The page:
The Art (& Science) of Conversation in Business

The Art (& Science) of Conversation in Business

It’s good to talk. Feels like that has never been more true than it is in 2020 as we are all adapting to our neo-lives post COVID-19.

Staying connected with partners, friends, family and colleagues by having good conversations about our thoughts, feelings and everyday lives is vital to our mental health in an increasingly tech world. The art of conversation in business is alive and well, and getting a tech centric refresh for the 2020s!

Business Conversations

In a business sense, conversations don’t just mean office gossip by the virtual water cooler. The good quality ones are planned, open, strategic, honest, measurable and as much a part of employee’s everyday lives as their morning coffee. That means having a tool in place (like iyarn.com) to capture and quantify the conversations and that the data it generates is then used to measure sentiment, track trends and monitor impacts towards a better work environment and more engaged employees.

The latter in turn contributes to business performance which experts in this space like Gallup, using their Q12* metadata, have clearly correlated and which companies are desperate to tap into. After all, people are often the biggest cost in a business but also arguably its greatest asset and market differentiator so something to value and protect.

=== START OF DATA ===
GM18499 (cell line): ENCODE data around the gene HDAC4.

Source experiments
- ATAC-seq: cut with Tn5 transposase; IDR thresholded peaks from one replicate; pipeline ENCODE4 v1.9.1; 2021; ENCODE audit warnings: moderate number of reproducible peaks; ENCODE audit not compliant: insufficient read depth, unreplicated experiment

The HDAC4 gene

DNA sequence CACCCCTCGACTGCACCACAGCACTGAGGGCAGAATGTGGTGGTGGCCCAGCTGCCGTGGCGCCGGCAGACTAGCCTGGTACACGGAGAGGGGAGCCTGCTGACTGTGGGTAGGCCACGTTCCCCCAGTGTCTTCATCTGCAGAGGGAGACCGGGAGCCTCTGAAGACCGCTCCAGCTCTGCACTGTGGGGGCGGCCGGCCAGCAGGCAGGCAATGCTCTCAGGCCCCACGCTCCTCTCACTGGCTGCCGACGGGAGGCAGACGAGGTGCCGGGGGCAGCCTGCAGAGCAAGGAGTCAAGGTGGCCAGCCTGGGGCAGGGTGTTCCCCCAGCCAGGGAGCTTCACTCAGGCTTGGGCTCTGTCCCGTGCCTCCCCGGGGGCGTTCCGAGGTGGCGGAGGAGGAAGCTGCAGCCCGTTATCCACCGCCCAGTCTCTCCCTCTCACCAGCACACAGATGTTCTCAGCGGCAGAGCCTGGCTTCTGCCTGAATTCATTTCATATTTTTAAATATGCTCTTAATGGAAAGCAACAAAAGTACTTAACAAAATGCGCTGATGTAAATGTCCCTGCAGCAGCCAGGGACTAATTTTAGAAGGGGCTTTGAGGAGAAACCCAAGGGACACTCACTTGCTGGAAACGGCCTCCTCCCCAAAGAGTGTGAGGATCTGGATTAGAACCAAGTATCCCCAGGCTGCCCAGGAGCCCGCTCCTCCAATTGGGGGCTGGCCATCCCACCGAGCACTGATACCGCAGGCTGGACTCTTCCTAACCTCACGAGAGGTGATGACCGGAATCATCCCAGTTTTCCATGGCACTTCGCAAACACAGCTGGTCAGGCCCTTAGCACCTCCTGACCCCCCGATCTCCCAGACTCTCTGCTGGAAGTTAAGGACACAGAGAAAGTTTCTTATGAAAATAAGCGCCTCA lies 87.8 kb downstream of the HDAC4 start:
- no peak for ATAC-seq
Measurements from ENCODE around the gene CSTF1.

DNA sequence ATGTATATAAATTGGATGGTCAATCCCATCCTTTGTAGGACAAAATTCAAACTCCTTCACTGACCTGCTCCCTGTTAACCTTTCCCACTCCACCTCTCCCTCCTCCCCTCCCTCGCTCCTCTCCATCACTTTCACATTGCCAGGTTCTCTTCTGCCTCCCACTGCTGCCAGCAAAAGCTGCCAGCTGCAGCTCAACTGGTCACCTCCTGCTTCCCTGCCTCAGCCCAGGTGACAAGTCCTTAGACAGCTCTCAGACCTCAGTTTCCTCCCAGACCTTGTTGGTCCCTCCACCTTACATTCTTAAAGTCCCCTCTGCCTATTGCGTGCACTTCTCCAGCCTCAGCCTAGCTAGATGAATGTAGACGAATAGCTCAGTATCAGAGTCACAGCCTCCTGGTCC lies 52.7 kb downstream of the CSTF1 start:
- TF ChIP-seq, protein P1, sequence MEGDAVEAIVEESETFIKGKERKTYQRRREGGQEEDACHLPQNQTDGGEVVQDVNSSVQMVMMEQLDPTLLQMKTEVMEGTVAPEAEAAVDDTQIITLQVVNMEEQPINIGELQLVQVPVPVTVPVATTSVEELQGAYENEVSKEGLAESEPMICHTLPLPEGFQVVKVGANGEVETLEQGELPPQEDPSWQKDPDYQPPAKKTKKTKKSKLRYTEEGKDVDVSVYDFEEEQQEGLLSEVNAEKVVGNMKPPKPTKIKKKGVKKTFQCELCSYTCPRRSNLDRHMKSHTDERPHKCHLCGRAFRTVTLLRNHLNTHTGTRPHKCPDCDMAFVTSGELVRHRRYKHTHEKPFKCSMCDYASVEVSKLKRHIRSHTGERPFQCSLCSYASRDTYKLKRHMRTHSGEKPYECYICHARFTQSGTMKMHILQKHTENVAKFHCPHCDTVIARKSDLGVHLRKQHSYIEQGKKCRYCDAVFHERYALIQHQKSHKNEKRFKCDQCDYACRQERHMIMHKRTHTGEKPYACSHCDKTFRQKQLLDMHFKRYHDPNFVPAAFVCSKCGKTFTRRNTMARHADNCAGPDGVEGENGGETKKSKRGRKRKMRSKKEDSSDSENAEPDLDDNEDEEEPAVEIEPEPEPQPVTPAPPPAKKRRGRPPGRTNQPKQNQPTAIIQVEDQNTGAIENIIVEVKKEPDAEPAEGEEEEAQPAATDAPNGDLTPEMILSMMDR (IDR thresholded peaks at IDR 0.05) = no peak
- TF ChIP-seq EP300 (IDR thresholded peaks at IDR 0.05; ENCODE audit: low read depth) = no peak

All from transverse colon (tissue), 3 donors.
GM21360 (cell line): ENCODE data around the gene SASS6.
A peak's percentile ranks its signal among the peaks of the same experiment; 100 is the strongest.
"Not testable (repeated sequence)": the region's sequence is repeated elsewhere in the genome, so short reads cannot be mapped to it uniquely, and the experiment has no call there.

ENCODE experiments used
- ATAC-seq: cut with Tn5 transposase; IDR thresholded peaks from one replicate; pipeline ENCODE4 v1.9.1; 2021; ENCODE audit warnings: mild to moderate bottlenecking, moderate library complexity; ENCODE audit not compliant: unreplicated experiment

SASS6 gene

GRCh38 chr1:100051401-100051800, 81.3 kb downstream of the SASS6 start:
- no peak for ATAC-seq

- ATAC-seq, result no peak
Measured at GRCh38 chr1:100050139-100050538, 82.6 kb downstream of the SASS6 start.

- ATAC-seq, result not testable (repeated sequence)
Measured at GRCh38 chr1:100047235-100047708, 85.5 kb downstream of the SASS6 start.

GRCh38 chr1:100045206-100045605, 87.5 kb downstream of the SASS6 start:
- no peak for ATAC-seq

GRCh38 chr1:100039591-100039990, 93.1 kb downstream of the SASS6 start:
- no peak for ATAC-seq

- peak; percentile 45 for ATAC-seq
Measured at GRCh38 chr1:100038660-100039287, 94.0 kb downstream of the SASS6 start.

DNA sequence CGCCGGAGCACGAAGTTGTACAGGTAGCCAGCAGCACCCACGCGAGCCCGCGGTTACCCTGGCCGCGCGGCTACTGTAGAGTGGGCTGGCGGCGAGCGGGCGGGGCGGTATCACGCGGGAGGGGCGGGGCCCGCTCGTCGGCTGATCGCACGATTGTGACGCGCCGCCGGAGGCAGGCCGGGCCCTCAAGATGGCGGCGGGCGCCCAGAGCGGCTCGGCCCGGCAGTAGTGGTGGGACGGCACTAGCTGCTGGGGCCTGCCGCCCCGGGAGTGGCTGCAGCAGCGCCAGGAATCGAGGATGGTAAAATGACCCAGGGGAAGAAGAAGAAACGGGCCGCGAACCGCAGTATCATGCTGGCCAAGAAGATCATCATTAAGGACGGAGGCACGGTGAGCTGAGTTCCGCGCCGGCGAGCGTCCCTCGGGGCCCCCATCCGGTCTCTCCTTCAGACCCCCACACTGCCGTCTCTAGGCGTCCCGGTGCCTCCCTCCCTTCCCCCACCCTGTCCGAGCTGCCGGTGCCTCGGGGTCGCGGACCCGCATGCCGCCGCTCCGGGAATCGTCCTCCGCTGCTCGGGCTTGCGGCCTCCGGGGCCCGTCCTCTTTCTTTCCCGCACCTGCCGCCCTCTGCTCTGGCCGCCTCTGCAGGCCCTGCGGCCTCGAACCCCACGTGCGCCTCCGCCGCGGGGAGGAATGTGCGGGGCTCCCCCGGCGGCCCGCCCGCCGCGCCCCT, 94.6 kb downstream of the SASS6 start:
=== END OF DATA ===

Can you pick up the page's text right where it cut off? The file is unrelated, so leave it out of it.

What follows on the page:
The data generated from all these great conversations will be vast and possibly overwhelming but analysed and correlated with other data sets in the right way will provide new insights for your business to guide future initiatives and improved business performance.

The Science of Conversations

That’s where the science of conversations comes in. For example:

  • How sentiment changes when major business disruptions happen and how to learn from such events to preserve employee engagement next time around … think “people continuity” not just “business continuity”
  • The impact of the Manager on individuals and teams and what variables might be driving conversation quality where coaching or training programmes could help by benchmarking across manager types/experiences and scores
  • Measuring those initiatives which have the biggest impact on positive sentiment and business performance by tracking changes over time and pinpointing key changes like a new CEO or new diversity policy

Put another way, what you measure is how you behave, and having clear and continuous data on which to measure your conversations will enable organisations to identify where the focus should be so that the rest of the time can be spent on ideas and solutions.

I’ve lost track of the number of times I’ve read recently that “data is the new gold” and if you agree, then human data must be the equivalent of the crown jewels for both employees, businesses and society at large.

Sue Temple, September 2020

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